I have a 2012 Mac Mini with 250GB SSD, and an external USB drive used for data files. I run parallels but as far as I can tell the VM is actually on the built-in drive.

By accident I discovered that turning off the USB drive causes several apps including Chrome to instantly close; the Mac continues to run but comes to an ugly hung state with some apps still running, others unresponsive.

I also noticed if the USB drive is off/unplugged when I turn the Mac on, I get the "no drive" folder-with-question-mark hold screen.

Is this normal behaviour, I'd assume even an ugly device removal would not topple the system if it's just data files that are not in use at the time. I wonder if it indicates I have part of my Mac system files or core apps on the external drive. Is this likely or even possible - MacOS seems pretty strict on what you have to install on the primary/system drive.

I have tested further and discovered that if I turn the external drive off before booting the Mac it will not boot - I get the folder with a question mark in it screen. How do I figure out which system files are on the external drive and remedy this?

As requested:

>sudo systemsetup -liststartupdisks

/dev/disk1s2 on / (hfs, local, journaled)
devfs on /dev (devfs, local, nobrowse)
map -hosts on /net (autofs, nosuid, automounted, nobrowse)
map auto_home on /home (autofs, automounted, nobrowse)
/dev/disk0s2 on /Volumes/Data (hfs, local, journaled)

>diskutil list
/dev/disk0 (internal, physical):
   #:                       TYPE NAME                    SIZE       IDENTIFIER
   0:      GUID_partition_scheme                        *1.0 TB     disk0
   1:                        EFI EFI                     209.7 MB   disk0s1
   2:                  Apple_HFS Data                    999.9 GB   disk0s2

/dev/disk1 (external, physical):
   #:                       TYPE NAME                    SIZE       IDENTIFIER
   0:      GUID_partition_scheme                        *256.1 GB   disk1
   1:                        EFI EFI                     209.7 MB   disk1s1
   2:                  Apple_HFS JDX_MX100_1             255.2 GB   disk1s2
   3:                 Apple_Boot Recovery HD             650.0 MB   disk1s3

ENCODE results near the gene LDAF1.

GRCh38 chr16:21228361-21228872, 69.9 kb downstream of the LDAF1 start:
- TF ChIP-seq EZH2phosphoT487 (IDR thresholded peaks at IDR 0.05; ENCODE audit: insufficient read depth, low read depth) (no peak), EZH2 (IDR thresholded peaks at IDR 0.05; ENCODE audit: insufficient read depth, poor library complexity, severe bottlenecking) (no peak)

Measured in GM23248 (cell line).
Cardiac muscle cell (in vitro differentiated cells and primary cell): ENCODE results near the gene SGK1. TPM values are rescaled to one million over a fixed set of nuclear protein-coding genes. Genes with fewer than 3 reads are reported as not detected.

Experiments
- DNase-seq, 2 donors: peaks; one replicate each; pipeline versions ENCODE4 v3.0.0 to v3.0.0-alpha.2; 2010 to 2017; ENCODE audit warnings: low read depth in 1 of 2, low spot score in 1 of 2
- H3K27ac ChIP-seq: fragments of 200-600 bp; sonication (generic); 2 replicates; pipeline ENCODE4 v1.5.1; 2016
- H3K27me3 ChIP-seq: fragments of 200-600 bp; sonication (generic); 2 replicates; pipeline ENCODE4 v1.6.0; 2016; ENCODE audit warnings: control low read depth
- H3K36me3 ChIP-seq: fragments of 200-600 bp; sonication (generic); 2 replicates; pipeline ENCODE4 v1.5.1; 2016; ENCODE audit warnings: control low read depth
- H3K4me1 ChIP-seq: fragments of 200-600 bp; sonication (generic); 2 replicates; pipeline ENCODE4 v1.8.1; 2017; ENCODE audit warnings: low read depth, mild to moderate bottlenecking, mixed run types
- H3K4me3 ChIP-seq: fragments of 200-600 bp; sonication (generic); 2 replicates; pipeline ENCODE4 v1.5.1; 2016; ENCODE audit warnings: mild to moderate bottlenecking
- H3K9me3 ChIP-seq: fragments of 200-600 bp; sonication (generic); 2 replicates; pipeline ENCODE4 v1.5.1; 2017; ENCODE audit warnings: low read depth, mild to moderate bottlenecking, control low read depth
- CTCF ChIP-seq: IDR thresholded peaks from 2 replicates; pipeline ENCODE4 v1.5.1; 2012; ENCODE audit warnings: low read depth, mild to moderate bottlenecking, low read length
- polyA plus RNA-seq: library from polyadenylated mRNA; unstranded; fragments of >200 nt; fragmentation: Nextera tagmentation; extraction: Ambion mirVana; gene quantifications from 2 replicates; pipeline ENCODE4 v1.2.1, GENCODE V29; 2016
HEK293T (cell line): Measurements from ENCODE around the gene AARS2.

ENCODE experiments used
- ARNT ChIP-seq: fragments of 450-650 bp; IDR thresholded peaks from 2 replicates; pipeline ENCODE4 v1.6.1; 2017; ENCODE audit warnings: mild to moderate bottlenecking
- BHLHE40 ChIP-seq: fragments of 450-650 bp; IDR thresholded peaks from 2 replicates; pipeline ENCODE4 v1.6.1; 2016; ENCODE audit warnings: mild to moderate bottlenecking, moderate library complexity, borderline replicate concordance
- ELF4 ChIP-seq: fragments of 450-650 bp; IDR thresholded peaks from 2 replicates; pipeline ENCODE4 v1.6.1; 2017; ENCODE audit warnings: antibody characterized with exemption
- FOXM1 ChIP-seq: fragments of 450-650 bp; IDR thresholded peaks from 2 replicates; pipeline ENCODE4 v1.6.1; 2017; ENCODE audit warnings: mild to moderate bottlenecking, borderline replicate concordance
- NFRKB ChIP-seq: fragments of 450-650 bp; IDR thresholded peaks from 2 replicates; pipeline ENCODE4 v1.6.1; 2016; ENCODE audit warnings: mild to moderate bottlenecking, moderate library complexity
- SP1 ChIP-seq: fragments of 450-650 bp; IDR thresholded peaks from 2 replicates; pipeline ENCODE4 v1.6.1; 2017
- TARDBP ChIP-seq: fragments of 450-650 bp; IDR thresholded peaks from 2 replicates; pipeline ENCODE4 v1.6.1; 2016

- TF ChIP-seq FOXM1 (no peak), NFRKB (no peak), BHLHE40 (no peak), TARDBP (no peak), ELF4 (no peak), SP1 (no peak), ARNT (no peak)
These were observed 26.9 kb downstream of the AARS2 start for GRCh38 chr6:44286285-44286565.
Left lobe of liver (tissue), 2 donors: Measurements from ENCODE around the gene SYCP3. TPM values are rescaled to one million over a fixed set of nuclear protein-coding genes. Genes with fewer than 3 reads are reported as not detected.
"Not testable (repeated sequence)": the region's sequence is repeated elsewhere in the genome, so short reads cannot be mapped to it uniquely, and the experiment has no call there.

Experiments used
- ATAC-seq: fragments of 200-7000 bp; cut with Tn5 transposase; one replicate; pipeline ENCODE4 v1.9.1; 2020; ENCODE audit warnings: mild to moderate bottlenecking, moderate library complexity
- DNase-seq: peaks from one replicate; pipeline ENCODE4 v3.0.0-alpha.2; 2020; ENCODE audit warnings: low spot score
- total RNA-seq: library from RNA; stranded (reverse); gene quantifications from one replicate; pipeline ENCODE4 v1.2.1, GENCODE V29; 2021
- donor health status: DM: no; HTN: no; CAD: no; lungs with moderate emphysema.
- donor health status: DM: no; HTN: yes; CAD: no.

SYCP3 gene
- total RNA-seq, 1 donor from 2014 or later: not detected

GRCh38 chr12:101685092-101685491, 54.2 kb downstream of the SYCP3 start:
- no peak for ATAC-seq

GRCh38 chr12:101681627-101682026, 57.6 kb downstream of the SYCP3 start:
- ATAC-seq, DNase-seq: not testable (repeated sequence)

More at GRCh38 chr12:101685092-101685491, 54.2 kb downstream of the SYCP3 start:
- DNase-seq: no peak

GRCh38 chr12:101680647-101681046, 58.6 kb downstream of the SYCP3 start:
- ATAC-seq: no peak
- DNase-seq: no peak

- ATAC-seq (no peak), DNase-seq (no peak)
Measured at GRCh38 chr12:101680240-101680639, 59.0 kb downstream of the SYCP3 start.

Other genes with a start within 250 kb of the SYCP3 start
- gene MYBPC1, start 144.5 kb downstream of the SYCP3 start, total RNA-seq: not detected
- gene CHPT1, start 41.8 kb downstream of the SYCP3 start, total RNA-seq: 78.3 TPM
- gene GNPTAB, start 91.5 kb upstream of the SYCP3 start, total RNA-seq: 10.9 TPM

I should say, this means absolutely nothing to me!

  • All you should get is a warning that the disk was not ejected properly. If certain apps shut down when you power off the drive then they may have files open on that drive. If you leave the drive off, reboot and then launch those apps again what happens? Feb 22 '18 at 18:41
  • Reboot and hold down the Option key. This should bring up all the bootable volumes. In macOS, you can also go to System Preferences > Startup Disk to see the disks that are bootable. Usually a question mark at boot means that the internal disk is damaged or somehow non-bootable.
    – IconDaemon
    Feb 22 '18 at 18:42
  • So if I turn the disk off before starting the Mac, it won't boot - I get the question mark in a folder screen. How do I figure out what I've done, and fix it?
    – Mr. Boy
    Feb 27 '18 at 15:29
  • @klanomath done, whatever this means!
    – Mr. Boy
    Feb 28 '18 at 22:43
  • 1
    The question as well as the answer is completely valid (except the last sentence > prank => selfprank) ;-)
    – klanomath
    Mar 2 '18 at 14:47

The command sudo systemsetup -liststartupdisks lists all bootable volumes and where to find the file boot.efi.

sudo systemsetup -liststartupdisks

The command mount lists all mounted volumes:

/dev/disk1s2 on / (hfs, local, journaled)
/dev/disk0s2 on /Volumes/Data (hfs, local, journaled)

The first and the second command show that you have one bootable volume at


on disk1s2.

If you'd have second bootable volume on disk0s2 the first command would show a second entry like:


The command diskutil list is similar to mount but shows all partitions of all attached drives and disk images as well as the state/kind of the drive (internal|external|disk_image|APFS/CS_container).

Since your external drive contains the only boot volume with all required system files and folders, turning it off means crashing your Mac. Turning the Mac on without the system drive attached (the external drive!) means no bootable system volume (= ...get the "no drive" folder-with-question-mark hold screen...).

Solution: simply swap the drives! (Victim of a prank?)

  • So yeah, I migrated the boot-partition to the external SSD drive because I didn't want to install an internal SSD. And then forgot until you made it clear what was wrong. I could move the partition back to the internal drive but then it would be HDD not SSD. You've solved the mystery, I need to write a new question about problems this is causing.
    – Mr. Boy
    Mar 2 '18 at 14:49

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